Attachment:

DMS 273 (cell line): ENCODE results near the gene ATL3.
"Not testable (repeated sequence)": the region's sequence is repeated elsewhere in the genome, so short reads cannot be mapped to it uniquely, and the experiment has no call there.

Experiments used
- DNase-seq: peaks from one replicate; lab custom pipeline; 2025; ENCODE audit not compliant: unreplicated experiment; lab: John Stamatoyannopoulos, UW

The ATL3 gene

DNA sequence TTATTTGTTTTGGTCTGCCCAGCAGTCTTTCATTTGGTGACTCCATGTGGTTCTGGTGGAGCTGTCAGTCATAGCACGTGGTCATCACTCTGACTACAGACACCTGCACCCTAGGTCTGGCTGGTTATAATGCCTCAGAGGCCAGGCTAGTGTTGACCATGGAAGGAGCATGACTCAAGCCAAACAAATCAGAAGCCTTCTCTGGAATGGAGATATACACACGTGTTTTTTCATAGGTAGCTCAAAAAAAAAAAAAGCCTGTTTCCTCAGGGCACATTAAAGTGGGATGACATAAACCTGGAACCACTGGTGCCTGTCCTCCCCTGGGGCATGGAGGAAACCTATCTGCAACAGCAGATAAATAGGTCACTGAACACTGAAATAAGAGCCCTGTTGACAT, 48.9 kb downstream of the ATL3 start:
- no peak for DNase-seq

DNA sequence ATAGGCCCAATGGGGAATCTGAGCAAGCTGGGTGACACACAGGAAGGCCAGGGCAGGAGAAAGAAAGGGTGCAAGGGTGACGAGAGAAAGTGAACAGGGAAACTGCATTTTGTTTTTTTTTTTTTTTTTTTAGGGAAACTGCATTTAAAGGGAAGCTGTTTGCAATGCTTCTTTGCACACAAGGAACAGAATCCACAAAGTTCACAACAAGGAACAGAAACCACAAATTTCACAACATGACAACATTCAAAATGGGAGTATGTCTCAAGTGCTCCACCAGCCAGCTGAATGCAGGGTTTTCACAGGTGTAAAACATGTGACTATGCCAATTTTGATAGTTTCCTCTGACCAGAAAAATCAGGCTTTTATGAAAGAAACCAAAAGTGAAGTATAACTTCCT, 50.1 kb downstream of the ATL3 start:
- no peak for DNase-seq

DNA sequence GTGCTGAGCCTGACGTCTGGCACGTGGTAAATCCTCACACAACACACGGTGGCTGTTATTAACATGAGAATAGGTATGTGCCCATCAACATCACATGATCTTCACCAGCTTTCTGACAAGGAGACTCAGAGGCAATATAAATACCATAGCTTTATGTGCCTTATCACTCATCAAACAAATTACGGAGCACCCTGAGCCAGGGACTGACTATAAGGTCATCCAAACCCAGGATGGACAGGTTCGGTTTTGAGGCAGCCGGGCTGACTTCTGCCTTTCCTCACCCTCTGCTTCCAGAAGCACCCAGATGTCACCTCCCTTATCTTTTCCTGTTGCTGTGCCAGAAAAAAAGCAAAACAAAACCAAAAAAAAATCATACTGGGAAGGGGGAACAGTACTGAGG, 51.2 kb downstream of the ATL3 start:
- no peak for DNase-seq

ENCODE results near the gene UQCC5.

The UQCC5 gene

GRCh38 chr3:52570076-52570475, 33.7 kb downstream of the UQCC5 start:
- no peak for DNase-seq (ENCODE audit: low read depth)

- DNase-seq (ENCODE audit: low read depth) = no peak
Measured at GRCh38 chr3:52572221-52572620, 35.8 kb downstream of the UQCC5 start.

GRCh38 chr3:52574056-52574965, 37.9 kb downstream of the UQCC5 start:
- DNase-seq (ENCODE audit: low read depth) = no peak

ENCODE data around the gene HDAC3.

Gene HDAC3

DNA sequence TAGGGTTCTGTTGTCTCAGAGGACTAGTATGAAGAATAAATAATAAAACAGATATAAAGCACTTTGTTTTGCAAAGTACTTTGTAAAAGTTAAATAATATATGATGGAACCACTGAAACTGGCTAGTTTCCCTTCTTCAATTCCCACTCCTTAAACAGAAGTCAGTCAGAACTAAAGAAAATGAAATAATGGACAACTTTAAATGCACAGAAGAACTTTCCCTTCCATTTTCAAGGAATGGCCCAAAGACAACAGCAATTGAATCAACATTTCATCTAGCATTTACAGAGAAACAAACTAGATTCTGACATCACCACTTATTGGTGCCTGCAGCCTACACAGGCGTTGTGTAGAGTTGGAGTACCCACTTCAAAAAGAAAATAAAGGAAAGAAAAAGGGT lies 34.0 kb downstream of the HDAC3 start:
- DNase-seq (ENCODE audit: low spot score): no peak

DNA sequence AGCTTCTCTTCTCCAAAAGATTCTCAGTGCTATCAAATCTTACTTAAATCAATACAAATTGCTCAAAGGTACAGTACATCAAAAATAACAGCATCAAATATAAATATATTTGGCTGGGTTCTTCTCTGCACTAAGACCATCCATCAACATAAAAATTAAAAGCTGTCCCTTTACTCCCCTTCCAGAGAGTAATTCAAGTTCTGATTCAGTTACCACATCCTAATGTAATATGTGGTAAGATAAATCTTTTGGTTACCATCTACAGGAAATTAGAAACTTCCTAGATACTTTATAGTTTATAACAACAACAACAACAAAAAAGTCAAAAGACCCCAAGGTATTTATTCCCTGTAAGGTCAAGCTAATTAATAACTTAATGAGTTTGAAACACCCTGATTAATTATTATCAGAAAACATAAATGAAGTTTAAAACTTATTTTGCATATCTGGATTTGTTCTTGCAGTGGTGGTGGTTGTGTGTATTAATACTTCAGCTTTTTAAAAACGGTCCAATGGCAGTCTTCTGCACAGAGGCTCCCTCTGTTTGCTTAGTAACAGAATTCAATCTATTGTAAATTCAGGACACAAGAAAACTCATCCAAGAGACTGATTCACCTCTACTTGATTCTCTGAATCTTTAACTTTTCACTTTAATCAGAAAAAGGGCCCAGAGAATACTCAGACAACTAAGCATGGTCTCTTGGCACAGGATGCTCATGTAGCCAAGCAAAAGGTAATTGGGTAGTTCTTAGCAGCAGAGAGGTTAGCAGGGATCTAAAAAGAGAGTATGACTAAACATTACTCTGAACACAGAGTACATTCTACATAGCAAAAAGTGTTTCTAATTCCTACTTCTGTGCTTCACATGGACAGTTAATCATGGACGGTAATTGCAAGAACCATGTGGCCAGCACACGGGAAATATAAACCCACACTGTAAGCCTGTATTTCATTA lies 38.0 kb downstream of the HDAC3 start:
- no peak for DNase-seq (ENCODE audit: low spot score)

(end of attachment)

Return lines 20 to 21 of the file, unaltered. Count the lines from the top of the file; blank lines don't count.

ENCODE data around the gene HDAC3.

Gene HDAC3